Jose Drost-Lopez

Archive for the ‘Reality Check’ Category

George Clooney needs jet lag and a fever

In Movies, Reality Check on January 10, 2012 at 7:15 pm

In Up in the Air (2009), an Oscars-nominated dramedy, George Clooney plays Ryan Bingham, a man who flies constantly for his job, laying people off. One of the pivotal early character-building scenes shows Clooney going to an airport and treating it like home. In fact the director Jason Reitman cared about this scene enough to break it down with the New York Times.

It is cinematically well-composed, but the message it sends is strange. Bingham (Clooney) is shown to feel most comfortable and at home in airports, and later we find him smiling at various nameless hotels. What this depiction hides are the real demands of constant travel, such as jet lag and getting sick. If I met this man I’d be quick to ask about the weary side effects of his travels. Similarly I’d ask James Bond how many STDs he has, but that’s a different story. With Clooney’s character Reitman shows us a a simplistic caricature noticeably missing yawns, bags under the eyes or coughs. That demands an exceptional explanation, but none is provided.

I don’t expect Reitman to call back with an answer. Film, especially Hollywood film, is not about creating a full and credible psychological profile of the characters. Nonetheless, don’t let Up in the Air leave your head up in the clouds, where air travel is always fun and easy.


Simplifying English Spelling? Not So Simple.

In Reality Check on February 26, 2011 at 12:30 am

Wouldn’t it be great if every letter in English spelling only made one sound? Why can’t our language be more “phonetic” like Spanish? Well it could be, but in some respects it is “too late,” and in any case our way has its perks.

To briefly make my point, here are a few practical obstacles for creating a 1:1 sound:letter script for English.

(1) Transparency of word roots is valuable. “Insane” and “insanity” have such related meanings that spelling them differently to account for pronunciation would be confusing. As another example, the silent /n/ at the end of “column, autumn, condemn” is worth keeping since it gives rise to “columnist, autumnal, condemnation.”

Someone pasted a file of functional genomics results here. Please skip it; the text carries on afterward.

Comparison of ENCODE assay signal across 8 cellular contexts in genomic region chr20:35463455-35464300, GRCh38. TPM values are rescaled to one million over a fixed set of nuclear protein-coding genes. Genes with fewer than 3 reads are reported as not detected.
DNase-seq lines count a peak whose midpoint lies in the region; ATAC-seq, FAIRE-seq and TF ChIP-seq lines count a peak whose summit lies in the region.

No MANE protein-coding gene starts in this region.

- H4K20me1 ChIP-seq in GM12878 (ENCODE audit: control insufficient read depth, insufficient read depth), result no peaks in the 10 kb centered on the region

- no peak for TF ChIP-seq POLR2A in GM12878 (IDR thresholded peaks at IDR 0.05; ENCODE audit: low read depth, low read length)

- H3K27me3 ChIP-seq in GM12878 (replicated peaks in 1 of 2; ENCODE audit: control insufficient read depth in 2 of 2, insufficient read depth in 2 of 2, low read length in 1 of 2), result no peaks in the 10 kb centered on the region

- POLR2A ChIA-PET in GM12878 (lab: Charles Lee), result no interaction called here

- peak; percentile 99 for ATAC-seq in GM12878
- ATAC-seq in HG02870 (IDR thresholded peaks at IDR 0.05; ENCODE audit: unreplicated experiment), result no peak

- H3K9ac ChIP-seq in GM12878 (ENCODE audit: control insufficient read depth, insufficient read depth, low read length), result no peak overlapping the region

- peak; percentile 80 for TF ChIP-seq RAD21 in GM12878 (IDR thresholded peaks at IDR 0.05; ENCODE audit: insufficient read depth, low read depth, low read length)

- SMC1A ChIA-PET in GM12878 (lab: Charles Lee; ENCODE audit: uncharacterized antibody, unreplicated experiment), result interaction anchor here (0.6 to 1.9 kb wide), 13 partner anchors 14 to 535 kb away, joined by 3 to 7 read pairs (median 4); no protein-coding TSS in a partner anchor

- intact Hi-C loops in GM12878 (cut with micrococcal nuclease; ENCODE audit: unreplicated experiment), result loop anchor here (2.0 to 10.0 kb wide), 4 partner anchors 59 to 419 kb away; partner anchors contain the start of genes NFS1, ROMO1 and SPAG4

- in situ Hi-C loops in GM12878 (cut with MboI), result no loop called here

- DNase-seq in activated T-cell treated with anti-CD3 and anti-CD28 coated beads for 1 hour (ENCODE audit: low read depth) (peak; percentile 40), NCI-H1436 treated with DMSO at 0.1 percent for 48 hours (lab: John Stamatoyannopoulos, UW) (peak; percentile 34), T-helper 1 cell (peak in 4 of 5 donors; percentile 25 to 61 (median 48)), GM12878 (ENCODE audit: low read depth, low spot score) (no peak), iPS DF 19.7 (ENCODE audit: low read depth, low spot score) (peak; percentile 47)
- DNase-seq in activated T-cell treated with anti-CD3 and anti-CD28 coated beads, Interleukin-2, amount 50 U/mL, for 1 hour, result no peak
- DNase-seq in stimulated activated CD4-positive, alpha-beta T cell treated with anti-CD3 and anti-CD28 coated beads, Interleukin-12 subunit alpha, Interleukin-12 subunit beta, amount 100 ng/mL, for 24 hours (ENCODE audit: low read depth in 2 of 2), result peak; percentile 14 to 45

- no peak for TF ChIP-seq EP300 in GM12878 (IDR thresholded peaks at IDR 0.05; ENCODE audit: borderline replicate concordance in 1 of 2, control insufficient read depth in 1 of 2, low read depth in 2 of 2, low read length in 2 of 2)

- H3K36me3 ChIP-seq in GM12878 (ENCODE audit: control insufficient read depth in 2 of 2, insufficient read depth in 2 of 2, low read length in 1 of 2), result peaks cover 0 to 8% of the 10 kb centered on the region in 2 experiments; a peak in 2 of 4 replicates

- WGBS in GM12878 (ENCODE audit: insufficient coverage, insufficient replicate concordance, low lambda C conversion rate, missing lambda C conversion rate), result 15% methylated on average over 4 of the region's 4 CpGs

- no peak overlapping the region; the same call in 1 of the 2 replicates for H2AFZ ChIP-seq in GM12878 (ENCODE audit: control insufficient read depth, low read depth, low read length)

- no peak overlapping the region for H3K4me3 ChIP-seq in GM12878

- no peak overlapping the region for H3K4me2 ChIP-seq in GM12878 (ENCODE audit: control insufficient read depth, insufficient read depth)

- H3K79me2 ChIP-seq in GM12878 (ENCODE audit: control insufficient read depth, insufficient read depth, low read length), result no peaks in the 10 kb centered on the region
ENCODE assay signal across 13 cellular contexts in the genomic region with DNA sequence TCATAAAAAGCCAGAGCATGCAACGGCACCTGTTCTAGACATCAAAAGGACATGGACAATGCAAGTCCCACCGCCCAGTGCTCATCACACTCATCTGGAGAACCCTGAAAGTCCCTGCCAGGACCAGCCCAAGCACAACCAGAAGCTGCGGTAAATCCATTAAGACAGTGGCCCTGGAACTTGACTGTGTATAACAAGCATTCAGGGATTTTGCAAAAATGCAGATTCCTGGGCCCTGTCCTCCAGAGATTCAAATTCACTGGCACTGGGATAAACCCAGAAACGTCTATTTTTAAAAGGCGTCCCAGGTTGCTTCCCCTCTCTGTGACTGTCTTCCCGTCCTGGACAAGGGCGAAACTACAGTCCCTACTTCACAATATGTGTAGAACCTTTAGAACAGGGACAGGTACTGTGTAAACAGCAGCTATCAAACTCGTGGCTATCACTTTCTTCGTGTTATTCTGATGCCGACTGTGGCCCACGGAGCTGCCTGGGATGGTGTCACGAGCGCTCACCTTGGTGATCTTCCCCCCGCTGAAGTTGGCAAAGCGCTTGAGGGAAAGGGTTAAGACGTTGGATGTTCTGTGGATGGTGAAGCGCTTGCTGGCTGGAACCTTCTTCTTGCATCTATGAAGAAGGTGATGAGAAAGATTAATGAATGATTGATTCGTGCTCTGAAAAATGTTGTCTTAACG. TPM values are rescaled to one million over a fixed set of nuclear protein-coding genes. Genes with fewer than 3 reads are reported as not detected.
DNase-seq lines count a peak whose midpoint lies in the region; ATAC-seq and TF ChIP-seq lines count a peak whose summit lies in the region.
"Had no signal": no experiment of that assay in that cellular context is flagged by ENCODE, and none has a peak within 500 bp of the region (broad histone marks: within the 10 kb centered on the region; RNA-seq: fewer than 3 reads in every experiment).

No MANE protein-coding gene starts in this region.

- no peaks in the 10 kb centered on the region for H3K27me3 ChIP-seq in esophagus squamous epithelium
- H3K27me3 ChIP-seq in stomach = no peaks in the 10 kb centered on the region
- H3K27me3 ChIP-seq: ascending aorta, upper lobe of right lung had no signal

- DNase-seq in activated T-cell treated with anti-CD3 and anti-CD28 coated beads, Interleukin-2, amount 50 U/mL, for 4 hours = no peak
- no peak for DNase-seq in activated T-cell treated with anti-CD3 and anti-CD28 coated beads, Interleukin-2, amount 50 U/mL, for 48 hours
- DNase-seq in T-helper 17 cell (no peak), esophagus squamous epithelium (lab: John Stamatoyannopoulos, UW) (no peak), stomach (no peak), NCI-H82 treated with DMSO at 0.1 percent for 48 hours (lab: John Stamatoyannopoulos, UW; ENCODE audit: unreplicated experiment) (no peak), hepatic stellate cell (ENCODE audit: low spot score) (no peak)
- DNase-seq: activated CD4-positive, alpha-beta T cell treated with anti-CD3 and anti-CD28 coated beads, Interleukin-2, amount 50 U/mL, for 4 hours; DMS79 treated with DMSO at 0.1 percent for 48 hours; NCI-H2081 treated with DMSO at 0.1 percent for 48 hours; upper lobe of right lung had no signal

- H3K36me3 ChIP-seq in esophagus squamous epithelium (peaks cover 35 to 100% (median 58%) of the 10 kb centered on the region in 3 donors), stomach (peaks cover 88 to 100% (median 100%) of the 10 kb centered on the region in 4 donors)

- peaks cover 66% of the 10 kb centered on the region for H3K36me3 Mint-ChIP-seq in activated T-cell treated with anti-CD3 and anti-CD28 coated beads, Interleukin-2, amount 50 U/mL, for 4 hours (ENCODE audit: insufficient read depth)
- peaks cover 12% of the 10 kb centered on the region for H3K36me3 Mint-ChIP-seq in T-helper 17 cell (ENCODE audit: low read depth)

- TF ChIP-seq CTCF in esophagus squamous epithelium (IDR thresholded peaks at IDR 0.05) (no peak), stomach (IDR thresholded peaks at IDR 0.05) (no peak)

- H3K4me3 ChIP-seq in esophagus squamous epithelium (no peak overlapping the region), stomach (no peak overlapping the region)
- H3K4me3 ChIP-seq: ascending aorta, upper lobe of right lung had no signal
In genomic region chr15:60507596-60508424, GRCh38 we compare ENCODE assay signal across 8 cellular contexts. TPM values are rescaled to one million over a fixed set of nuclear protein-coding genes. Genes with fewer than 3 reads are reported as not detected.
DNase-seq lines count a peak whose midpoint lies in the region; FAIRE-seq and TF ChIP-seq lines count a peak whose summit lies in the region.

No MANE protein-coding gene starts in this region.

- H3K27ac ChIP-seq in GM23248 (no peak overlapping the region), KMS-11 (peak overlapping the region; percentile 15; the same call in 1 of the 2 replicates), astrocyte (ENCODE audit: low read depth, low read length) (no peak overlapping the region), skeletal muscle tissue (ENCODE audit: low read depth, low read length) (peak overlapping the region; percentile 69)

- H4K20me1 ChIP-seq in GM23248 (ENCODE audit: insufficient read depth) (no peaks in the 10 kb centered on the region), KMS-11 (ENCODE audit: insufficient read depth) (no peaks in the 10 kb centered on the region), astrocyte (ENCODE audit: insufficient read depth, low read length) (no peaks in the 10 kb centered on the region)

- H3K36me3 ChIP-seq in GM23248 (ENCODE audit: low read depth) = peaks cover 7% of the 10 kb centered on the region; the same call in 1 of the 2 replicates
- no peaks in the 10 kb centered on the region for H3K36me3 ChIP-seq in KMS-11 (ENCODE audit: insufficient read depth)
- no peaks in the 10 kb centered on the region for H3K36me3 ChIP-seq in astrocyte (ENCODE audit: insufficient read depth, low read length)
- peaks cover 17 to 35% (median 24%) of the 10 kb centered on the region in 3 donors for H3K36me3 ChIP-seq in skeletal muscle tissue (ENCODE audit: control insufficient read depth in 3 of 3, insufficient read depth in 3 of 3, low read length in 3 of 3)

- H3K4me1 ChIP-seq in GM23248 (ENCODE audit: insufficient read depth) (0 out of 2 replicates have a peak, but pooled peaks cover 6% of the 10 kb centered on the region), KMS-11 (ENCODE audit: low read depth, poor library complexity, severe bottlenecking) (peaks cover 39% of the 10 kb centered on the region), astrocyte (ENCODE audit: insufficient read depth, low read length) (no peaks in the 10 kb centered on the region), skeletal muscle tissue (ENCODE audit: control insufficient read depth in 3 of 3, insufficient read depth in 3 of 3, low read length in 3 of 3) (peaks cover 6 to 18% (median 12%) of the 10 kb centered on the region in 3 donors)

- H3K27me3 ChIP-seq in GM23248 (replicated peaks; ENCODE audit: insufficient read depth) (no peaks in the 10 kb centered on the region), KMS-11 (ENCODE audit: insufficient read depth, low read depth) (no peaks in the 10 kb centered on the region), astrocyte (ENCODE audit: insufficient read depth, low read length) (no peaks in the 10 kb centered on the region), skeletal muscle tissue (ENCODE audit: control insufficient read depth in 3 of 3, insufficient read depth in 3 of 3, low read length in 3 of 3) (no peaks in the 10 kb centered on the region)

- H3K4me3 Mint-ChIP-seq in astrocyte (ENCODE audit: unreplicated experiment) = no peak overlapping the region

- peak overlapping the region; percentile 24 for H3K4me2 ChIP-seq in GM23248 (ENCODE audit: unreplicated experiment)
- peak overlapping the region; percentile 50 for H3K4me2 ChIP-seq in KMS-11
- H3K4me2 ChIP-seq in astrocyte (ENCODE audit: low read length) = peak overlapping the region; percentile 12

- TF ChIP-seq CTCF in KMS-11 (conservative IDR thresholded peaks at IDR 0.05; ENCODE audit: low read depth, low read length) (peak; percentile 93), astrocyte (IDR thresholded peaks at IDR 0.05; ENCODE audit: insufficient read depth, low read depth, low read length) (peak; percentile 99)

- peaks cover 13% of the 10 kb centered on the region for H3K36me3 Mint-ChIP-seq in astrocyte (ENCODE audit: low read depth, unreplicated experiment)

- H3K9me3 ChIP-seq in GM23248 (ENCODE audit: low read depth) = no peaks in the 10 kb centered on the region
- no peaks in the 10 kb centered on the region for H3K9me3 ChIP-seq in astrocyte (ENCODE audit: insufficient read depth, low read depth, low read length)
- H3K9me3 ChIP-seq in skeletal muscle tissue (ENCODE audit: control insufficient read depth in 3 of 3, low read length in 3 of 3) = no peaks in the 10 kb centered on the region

(2) Different spellings are helpful for reading homophones, which are common in English (though not as common as in Chinese, which needs much more meaning-specific morphemes). E.g., “eye” vs “I,” “you” vs “ewe,” “two” vs “too” vs “to.”

(3) Spelling should not reflect nuances of pronunciation that most people do not notice, such as coarticulation, assimilation, resyllabification, which change the pronunciation of words depending on spoken context. “Cap driver” would be confusing even though we only imagine pronouncing the “b” sound most of the time. Same goes for “apsurd” and for foreign accents (“do you vant some beer?”).

These ideas aren’t mine–I got them mostly from Stanislas Dehaene’s “Reading in the Brain.” It’s a cool book!

More brain connections than stars in the universe? No, not even close.

In Reality Check on September 10, 2010 at 11:35 pm

Our observable universe is huge. Make that really huge. So if you have ever read that our brain connections outnumber the stars in the universe (perhaps here or from this book), I hope you frowned in skepticism.

Cosmic Microwave Background map of the universe

Here are the real numbers:

Neurons (rough overestimate for adults): 10^11, or 100 billion

Synapses (based on 1000 per neuron estimate): 10^14, or 100 trillion

Stars (estimate for observable universe): 7 x 10^22; that’s 70 sextillion!

For every brain synapse (“connection”) we have, there are (at least) 700 million (700,000,000) stars somewhere out there. In other words, the number of stars per human synapse is about the number of people in Europe. Only if we count up the synapses of all the people alive (10^21) do we get a number comparable to the star count.

How could confusion arise on such a whopping difference? The mistake is clear in my first link above (“Cool Brain Facts”). The site assumes that most stars are in our galaxy, the Milky Way. That’s monumentally incorrect–our galaxy is unexceptional (star-wise or otherwise) among the approximately 100 billion galaxies within detectable range. On the bright side, this fact suggests an easy correction for our myth:

The number of synapses in the human brain is larger than the number of galaxies in the observable universe. Also, there are more synapses in an average human brain than there are stars in our Milky Way galaxy.

The core of the Milky Way. Our solar system is a microscopic spec of dust in there.

Let me clarify that the brain is a magnificent organ no matter how you spin the numbers. As early as two millenniums ago Hippocrates realized its importance: “from the brain, and from the brain only, arise our pleasures, joy, laughter and jests, as well as our sorrows, pains, griefs, and tears.” But no matter the intricacy of our brains, let’s not belittle the majestic scale of the cosmos.